Pharmacy, both hospital and community, is currently an under-utilised resource. Proper investment could result in greatly improved patient care and be cost neutral. Investment in additional staff has been shown many times to be repaid by savings to the service, whether through reduced drug costs, earlier discharge or avoided litigation. Increasingly, pharmacists are working with general practices in roles ranging from the review of individual patients' medication to supporting the formulation and implementation of prescribing policies.
Specialist pharmacists should be employed as part of multidisciplinary teams, working in both secondary and primary care for the common good of patients with chronic diseases. Perhaps employed by the Health Board, the team would be seen as neither secondary nor primary care based, but their remit would encompass both.
Similarly, appropriate staff should be employed to co-ordinate the supply of drug delivery equipment such as syringe pumps and nebulisers across Health Boards, Trusts and LHCCs to ensure access is equitable.
Globally, there needs to be greater investment in clinical pharmacy services, which are very patchy in some areas, especially hospices, mental health, community and learning disabilities. There is a need to improve the quality and actual staff complement in these areas, which have traditionally been under resourced through either bad management or failure to invest. Clinical pharmacy has developed primarily within the hospital service and it is only in recent years that significant developments have taken place within primary care.
Domiciliary pharmacy services are another area where significant expansion would be of benefit to the patient, but where more investment is required. Visits to elderly or other patients deemed 'at-risk' to review medication or advise the patient could significantly reduce the number of hospital admissions connected with adverse drug events or drug wastage due to the patient using medicines improperly.
Investment in the above areas would lead to improved patient care, optimisation of medication use and, ultimately, savings to the NHS and patients.
Proper funding of the palliative care facilities traditionally provided by charities is essential if these are to be considered core services instead of the 'added-bonus' status they presently hold.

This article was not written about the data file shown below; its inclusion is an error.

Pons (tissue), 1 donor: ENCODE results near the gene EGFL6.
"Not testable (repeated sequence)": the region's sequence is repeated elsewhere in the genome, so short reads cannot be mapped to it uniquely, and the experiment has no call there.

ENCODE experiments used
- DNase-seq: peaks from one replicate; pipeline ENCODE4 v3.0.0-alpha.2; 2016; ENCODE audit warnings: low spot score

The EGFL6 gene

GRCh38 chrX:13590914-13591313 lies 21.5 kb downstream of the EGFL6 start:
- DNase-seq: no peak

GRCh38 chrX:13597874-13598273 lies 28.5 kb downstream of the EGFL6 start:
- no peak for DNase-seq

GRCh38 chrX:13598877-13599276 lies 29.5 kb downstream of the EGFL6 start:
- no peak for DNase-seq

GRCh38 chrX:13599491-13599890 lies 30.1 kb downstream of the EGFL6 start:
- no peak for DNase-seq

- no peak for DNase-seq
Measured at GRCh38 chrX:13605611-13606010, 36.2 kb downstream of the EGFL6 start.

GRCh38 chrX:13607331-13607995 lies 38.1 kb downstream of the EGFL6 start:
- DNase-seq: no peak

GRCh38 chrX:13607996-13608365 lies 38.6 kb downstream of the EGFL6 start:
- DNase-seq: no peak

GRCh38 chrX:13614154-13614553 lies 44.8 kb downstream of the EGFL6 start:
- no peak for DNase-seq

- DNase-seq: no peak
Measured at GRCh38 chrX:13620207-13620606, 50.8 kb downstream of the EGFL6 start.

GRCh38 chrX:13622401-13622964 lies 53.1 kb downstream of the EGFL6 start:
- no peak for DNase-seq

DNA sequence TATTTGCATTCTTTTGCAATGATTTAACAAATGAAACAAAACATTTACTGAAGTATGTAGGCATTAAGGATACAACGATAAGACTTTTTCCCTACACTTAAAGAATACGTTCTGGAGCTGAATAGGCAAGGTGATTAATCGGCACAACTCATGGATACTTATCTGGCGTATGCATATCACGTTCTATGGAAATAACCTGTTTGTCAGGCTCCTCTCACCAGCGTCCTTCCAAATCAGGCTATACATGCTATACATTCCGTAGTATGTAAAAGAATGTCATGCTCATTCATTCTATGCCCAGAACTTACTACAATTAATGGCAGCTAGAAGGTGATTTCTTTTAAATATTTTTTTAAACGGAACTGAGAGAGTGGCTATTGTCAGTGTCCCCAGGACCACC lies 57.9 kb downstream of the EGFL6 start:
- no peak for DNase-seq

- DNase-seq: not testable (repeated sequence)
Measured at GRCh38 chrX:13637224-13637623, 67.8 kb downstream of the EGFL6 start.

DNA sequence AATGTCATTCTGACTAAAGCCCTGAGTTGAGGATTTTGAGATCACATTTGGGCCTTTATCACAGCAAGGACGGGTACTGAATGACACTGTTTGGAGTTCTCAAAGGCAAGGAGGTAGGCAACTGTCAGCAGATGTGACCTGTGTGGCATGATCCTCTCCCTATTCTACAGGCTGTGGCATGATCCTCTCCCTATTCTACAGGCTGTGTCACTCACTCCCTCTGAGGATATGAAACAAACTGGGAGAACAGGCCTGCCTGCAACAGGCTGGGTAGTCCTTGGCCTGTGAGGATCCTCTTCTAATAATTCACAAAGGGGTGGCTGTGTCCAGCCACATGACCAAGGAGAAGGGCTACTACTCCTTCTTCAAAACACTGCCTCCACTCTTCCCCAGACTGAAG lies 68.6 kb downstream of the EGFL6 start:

Proper communication and involvement in patient care between secondary care, Primary Care Trusts, LHCCs and community pharmacists is vital if the patient is to receive the best possible care. Such involvement is significantly lacking in some areas, but easily achieved through investment in IT.
We recognise that there is tremendous pressure in the English Plan on changing roles and more flexible services and working patterns. What is not clear is how these can be matched up with family-friendly policies. If the Scottish Plan is similarly focussed, it would be very helpful to have this omission addressed. We realise it is not possible to give detailed proposals on how it would be achieved, but some indication of current thinking would be acceptable.
It is fairly well accepted that reviews of both skill mix within individual departments, and the roles of individuals within the uni/multi-professional setting are required to move hospital pharmacy forward, and many departments have done so, prompted by recruitment difficulties.
Improvements in support services e.g. technical and IT are required to free time for secondary care pharmacists to carry out a more appropriate medicines management role, but also to allow them study time to keep up to date. Advances in medicine are being made more rapidly than ever before, and it is vital that pharmacists are able to keep abreast of new developments such as gene therapy.
Proper medicines management would benefit the patient clinically, the Trust financially, and considerably reduce litigation risks. The Chief Pharmacist must be responsible not purely for the pharmaceutical service within the Trust, but for all aspects of medicines management throughout the organisation, encompassing purchase, preparation and supply of medicines as well as advice on the medicines on the patient's admission, stay in hospital and discharge.